Panama allows foreigners to open bank accounts, but they must provide more documentation for due diligence compared to European or North American banks.
- A duplicate of your visa photograph and data page and Panama immigration section stamp page, and a second ID, for example, a drivers permit;
- A couple of bank reference letters, as well as evidence of pay, for example, your most recent couple of years tax returns, financial statements, or letter from your boss;
- A reference letter from an expert (legal counselor, accountant, and so forth.); and proof of address, such as a utility bill that shows where you live.
All documents must be recently dated (usually within three months).
Various banks might require more information, for example, the wellspring of assets you mean to store. There are distinct application forms for each bank.
- Assuming you are living in Panama on a migration visa, you should give duplicates of the immigration visa and immigration identity card.
- In the event that a business account is being opened, most banks will require duplicates of your personal expense forms from the past two years for the company opening the account.
- It is necessary to translate all documents to Spanish.
In addition to time deposits (CDs), ATMs, debit and credit cards, and savings and checking accounts, every Panamanian bank offers full online banking. To obtain a credit card, Panamanian banks will require a deposit equal to 125% of the monthly maximum credit limit. Before getting the credit card, you will need to put down $1,250 if you want a monthly credit limit of $1,000. Each bank’s credit card rates and fees are different, so it is recommended to do some research to find the lowest ones. The Clave (Latin America) or Plus (worldwide) logo systems can be used to obtain ATM cards that can be used at the numerous ATMs in the country.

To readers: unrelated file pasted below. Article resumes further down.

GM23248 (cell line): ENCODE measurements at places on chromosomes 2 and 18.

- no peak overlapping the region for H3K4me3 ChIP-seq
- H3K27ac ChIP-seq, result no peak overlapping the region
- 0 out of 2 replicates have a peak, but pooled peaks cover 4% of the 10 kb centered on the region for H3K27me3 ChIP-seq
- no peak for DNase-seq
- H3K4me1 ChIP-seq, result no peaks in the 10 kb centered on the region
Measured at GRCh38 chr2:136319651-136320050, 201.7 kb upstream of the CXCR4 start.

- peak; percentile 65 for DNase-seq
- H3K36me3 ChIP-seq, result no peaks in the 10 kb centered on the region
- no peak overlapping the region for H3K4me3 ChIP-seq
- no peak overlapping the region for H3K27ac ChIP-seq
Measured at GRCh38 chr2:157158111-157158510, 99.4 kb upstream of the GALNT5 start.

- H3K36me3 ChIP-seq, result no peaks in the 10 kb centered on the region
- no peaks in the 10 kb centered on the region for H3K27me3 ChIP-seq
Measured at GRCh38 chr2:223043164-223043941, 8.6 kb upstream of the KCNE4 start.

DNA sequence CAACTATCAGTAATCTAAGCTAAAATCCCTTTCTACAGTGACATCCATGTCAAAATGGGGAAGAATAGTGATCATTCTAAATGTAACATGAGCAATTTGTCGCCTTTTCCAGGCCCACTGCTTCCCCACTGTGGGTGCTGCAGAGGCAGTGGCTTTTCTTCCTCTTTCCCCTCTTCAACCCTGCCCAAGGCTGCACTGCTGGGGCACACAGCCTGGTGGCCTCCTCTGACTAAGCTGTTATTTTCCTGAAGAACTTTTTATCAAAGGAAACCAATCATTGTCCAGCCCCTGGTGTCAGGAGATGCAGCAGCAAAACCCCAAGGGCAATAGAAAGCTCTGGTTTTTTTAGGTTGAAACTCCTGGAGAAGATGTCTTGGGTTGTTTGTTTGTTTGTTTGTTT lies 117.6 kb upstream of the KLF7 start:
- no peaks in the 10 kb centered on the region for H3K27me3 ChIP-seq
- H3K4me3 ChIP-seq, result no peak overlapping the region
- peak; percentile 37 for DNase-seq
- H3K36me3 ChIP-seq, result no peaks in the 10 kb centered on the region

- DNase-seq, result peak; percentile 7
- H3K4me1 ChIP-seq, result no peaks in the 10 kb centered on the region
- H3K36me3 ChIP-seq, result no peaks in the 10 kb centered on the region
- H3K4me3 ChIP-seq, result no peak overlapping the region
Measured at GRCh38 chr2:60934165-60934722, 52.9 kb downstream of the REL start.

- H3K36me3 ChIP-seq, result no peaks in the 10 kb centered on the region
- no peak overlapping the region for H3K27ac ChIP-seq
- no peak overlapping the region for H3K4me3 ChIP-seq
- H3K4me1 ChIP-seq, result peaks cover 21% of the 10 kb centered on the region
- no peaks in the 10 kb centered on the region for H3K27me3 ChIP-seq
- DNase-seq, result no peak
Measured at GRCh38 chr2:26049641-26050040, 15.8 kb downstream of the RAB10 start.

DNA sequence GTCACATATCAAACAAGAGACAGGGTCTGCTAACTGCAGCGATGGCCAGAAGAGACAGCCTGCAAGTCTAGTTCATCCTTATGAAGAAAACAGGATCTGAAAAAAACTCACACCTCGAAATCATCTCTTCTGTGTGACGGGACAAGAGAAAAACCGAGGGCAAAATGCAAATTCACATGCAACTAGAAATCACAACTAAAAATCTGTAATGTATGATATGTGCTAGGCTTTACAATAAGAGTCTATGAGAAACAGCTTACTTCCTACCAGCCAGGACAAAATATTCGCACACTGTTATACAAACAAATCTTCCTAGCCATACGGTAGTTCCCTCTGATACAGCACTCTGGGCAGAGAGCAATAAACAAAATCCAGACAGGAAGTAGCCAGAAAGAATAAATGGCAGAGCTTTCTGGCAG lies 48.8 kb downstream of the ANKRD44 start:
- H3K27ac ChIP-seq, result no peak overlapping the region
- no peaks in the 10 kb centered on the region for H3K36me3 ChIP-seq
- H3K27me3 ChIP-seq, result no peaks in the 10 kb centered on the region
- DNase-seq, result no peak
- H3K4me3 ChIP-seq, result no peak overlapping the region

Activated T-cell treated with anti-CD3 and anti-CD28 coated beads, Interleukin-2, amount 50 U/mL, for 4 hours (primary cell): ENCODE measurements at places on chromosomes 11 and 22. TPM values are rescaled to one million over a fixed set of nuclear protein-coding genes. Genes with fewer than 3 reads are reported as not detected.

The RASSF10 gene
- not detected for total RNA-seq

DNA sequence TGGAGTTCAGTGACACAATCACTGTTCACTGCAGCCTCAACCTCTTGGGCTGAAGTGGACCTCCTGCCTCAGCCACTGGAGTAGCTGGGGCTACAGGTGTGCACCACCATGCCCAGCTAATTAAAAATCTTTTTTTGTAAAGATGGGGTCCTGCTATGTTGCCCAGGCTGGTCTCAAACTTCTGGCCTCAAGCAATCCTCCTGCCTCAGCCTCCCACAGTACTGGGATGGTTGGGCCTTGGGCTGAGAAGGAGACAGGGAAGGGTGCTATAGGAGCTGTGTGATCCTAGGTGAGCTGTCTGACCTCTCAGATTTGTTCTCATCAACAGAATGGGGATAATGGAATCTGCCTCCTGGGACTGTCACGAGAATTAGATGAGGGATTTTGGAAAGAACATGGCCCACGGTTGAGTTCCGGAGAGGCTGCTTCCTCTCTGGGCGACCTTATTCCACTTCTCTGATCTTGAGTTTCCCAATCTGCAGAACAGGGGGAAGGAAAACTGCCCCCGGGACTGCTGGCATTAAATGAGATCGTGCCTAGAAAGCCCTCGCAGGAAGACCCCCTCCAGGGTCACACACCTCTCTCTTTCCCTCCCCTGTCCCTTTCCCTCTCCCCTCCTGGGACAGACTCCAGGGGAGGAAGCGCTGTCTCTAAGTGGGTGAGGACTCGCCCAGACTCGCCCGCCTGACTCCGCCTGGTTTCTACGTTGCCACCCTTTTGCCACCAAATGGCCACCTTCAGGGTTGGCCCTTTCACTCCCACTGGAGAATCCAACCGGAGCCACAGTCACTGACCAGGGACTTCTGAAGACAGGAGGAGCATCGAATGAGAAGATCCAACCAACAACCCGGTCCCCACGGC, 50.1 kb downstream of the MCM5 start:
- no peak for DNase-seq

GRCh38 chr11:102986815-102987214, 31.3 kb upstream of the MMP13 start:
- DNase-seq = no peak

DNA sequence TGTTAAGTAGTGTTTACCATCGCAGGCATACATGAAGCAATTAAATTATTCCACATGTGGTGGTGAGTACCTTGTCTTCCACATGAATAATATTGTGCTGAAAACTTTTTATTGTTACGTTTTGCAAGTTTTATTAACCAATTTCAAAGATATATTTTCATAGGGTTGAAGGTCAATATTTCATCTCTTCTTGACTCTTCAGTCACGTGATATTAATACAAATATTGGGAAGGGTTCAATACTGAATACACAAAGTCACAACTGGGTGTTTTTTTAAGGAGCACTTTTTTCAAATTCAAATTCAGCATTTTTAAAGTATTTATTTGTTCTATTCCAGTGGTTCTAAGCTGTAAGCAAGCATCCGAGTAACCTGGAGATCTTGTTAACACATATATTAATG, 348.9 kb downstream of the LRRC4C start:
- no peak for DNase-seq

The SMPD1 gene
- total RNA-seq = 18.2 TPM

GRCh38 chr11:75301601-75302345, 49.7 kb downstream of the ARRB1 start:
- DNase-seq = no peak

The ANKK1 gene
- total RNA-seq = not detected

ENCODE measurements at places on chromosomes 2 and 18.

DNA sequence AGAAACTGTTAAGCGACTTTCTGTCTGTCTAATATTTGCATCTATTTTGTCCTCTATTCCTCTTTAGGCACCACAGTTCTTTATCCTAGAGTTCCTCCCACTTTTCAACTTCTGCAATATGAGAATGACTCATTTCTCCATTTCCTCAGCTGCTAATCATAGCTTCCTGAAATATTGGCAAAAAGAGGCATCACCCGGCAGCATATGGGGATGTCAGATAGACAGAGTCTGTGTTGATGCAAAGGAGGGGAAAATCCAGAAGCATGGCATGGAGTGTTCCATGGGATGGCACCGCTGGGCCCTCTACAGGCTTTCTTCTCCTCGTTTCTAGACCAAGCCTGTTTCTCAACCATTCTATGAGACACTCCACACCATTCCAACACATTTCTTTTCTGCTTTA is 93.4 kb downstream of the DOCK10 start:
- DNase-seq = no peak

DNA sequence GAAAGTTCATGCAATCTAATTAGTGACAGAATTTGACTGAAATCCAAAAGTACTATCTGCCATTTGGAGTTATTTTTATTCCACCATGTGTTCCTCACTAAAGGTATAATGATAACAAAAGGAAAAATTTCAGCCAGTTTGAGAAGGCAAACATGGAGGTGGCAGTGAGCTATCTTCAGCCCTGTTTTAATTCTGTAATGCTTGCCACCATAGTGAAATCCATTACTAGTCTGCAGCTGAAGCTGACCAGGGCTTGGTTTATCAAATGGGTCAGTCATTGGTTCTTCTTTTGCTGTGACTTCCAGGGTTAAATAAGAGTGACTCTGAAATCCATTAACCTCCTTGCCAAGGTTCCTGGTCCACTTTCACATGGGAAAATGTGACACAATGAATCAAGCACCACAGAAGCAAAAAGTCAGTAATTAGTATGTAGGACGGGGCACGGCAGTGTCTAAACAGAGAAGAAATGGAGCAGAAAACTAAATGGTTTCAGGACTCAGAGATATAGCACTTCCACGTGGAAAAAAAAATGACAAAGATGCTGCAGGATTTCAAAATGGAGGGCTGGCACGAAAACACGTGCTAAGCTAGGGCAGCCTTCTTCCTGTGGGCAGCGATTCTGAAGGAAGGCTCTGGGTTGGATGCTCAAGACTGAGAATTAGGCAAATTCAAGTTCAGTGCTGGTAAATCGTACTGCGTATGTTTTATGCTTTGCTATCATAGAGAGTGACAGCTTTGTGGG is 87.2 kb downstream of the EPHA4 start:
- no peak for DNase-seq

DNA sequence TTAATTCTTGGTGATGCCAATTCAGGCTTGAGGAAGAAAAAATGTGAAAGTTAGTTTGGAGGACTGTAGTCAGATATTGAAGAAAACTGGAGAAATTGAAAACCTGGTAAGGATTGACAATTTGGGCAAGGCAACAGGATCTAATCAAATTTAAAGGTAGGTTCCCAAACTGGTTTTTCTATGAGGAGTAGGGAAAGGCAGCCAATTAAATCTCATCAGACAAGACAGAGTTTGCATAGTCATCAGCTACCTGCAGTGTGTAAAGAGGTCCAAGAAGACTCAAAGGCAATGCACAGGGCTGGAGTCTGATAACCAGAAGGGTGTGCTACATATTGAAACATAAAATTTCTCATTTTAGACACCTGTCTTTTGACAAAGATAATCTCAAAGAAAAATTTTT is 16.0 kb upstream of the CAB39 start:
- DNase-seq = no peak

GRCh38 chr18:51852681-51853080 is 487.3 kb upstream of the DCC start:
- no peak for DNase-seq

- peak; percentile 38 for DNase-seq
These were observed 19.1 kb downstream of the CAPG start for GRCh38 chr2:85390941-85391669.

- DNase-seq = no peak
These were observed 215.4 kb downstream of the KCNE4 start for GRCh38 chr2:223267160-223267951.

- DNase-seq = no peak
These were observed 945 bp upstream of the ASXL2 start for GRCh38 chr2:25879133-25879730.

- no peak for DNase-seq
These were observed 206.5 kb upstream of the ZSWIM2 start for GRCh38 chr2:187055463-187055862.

Even though banks in Panama use state-of-the-art facilities, the same banks’ branches in the country may not offer the same services or modern facilities as their city counterparts.
In Panama, there are approximately 100 banks, including investment banks, private banks, local banks, and global banks. The government owns two banks that provide the same services as the other banks and are well-liked by locals. However, foreigners may find it challenging to open accounts at these banks.
Most banks are open Monday through Friday from 8:30 am to 3 pm and on Saturday 8:30 am to Early afternoon or 1 pm.
NOTE: US citizens and residents are required by law to report all of their global bank accounts. All US bank accounts are automatically reported to the US government by Panamanian banks.
Bank Introduction Service
A great number of law firms in Panama offer their bank introduction services, in which they provide a professional reference and have special relationships with particular banks to make the application process easier.
The majority of Panamanian banks require a minimum deposit of $100 to $1,000. You can use cash, local checks, or bank wires to make deposits once the account is opened.